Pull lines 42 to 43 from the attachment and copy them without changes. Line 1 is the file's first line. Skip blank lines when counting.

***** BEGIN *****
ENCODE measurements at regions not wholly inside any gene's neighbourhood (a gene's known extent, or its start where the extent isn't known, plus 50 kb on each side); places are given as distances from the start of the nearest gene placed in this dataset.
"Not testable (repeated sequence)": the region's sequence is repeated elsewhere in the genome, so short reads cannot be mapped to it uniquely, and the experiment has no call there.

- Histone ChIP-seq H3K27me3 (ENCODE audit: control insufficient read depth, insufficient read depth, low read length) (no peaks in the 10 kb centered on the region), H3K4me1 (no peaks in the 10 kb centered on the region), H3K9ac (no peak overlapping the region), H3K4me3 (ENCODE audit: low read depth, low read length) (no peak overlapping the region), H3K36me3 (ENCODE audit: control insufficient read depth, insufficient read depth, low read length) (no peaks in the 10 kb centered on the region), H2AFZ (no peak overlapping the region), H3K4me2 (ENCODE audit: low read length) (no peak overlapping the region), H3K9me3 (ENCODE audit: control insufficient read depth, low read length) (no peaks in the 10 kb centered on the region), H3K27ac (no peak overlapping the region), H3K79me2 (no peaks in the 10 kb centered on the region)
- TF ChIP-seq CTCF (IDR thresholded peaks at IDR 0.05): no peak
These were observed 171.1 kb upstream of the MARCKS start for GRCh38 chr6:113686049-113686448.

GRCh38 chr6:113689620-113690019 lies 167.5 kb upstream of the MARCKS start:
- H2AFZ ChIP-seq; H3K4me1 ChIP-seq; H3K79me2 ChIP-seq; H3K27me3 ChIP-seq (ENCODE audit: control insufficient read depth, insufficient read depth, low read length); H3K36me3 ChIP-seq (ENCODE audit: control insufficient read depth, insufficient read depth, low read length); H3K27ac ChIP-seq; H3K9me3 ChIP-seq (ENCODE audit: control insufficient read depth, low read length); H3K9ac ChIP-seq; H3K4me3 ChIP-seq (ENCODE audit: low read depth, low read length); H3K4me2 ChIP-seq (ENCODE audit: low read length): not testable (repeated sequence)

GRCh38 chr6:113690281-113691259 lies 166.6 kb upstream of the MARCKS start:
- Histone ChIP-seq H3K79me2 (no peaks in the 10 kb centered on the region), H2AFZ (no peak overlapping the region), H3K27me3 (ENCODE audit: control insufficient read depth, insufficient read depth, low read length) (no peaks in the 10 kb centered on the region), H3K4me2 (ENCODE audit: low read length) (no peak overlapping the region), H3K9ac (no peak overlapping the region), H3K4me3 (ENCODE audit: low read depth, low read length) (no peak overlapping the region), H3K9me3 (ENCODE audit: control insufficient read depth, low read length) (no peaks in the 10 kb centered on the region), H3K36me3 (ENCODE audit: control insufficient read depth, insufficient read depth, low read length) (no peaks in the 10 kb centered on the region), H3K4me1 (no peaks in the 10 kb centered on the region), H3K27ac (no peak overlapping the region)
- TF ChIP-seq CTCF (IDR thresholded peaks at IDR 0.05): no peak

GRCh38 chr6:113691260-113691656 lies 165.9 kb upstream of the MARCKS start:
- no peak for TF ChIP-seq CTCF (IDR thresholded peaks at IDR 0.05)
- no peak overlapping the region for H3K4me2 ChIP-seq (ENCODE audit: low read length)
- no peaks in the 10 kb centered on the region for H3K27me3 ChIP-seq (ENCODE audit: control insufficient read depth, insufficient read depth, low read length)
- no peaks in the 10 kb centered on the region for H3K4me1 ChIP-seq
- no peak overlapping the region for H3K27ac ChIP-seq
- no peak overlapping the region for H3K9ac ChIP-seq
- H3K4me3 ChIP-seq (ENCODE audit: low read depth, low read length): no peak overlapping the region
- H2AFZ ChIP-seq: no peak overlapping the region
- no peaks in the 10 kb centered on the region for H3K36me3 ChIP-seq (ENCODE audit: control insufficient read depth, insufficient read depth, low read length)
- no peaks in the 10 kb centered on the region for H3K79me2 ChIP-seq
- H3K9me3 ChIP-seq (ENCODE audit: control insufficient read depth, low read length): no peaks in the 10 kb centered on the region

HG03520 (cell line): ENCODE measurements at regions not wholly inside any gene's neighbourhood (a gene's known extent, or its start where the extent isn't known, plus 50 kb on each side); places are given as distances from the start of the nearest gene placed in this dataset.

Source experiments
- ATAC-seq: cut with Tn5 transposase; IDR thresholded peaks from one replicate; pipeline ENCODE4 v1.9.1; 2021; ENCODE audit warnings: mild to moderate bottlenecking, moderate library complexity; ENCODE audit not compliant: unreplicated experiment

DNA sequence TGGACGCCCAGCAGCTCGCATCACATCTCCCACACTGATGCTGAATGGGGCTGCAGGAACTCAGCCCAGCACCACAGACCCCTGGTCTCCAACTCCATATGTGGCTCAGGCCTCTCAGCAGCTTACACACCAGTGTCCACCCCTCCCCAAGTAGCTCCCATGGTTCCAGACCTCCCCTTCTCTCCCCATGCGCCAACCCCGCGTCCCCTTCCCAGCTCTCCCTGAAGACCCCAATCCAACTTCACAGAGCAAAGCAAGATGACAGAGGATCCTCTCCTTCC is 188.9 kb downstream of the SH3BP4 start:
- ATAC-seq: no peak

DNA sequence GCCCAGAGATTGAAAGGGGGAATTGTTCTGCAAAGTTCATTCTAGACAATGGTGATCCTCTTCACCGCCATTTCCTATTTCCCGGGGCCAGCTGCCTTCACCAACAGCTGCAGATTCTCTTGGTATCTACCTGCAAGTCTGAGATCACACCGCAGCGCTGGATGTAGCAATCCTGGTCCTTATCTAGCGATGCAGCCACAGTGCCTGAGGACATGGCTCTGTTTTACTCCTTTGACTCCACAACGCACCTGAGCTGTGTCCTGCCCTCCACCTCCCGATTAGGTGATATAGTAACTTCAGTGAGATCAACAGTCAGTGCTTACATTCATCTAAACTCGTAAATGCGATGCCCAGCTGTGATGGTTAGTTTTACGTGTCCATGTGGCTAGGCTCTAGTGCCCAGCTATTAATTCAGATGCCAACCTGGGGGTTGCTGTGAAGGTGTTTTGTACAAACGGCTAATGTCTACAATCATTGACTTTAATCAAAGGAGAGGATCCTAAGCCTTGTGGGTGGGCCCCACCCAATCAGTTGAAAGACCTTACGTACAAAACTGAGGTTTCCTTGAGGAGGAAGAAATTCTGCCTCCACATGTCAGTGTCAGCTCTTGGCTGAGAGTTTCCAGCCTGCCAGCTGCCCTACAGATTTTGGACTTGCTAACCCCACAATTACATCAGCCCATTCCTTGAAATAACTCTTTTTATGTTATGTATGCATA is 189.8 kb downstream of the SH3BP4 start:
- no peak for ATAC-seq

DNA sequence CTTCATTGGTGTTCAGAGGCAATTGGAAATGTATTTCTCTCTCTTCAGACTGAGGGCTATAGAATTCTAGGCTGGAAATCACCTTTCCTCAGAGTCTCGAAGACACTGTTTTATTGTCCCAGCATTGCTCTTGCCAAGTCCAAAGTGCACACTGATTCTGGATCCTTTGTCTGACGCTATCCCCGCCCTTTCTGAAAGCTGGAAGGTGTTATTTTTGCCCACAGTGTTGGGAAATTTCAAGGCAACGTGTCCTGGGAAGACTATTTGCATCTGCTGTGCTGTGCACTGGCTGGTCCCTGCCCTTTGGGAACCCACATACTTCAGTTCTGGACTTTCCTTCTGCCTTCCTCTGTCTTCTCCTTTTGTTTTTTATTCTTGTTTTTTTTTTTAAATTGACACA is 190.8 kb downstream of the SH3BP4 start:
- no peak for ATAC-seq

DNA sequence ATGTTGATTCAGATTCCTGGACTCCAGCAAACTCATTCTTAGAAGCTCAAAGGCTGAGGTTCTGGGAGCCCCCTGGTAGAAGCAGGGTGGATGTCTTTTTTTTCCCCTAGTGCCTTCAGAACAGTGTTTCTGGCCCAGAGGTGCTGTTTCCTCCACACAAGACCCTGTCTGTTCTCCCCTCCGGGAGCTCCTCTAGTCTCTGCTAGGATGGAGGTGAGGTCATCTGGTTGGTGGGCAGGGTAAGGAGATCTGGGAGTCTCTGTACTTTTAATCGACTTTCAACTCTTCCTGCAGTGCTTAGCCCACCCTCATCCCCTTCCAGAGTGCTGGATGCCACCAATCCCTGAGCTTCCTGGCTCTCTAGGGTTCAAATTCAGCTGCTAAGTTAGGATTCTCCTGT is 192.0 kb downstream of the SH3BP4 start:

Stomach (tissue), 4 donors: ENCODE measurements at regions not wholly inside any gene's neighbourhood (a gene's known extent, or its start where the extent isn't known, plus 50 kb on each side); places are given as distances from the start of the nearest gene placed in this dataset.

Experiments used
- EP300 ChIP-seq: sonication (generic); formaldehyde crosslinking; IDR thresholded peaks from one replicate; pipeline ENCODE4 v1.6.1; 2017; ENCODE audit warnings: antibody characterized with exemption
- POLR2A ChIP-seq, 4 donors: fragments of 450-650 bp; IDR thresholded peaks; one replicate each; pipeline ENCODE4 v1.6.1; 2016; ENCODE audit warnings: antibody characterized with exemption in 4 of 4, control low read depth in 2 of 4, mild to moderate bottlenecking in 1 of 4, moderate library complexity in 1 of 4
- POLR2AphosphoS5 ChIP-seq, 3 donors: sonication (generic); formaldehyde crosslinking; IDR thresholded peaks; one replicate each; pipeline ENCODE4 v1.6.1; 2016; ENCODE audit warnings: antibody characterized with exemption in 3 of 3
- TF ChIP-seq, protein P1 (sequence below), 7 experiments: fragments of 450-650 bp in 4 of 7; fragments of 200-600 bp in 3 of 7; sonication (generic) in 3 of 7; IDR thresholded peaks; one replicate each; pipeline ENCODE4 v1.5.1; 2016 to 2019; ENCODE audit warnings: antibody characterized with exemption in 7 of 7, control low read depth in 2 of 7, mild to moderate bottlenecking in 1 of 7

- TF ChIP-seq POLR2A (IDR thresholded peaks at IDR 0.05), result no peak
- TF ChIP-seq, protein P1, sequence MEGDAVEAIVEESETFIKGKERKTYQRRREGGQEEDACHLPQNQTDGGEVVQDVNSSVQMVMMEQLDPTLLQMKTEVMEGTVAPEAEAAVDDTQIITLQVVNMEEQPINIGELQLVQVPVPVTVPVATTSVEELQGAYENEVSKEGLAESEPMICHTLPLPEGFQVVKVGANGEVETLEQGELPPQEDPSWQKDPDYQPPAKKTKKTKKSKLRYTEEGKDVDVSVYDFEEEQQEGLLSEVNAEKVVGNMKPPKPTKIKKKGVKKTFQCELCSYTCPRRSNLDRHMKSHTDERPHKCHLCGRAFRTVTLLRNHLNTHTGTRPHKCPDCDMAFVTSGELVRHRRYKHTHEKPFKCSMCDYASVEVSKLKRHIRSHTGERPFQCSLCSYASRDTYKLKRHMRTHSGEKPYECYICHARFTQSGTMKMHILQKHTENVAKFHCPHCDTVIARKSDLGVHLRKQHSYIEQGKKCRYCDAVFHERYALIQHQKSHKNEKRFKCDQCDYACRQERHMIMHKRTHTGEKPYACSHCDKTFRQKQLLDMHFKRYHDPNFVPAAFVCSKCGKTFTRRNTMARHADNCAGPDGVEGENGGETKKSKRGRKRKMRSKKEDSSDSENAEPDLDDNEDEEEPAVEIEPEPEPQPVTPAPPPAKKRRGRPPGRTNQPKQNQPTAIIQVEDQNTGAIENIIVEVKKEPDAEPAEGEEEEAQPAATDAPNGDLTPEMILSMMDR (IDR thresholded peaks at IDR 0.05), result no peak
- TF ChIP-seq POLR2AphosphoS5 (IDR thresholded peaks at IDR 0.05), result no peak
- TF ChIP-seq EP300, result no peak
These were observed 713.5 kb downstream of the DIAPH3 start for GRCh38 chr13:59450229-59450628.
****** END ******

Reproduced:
- TF ChIP-seq EP300, result no peak
These were observed 713.5 kb downstream of the DIAPH3 start for GRCh38 chr13:59450229-59450628.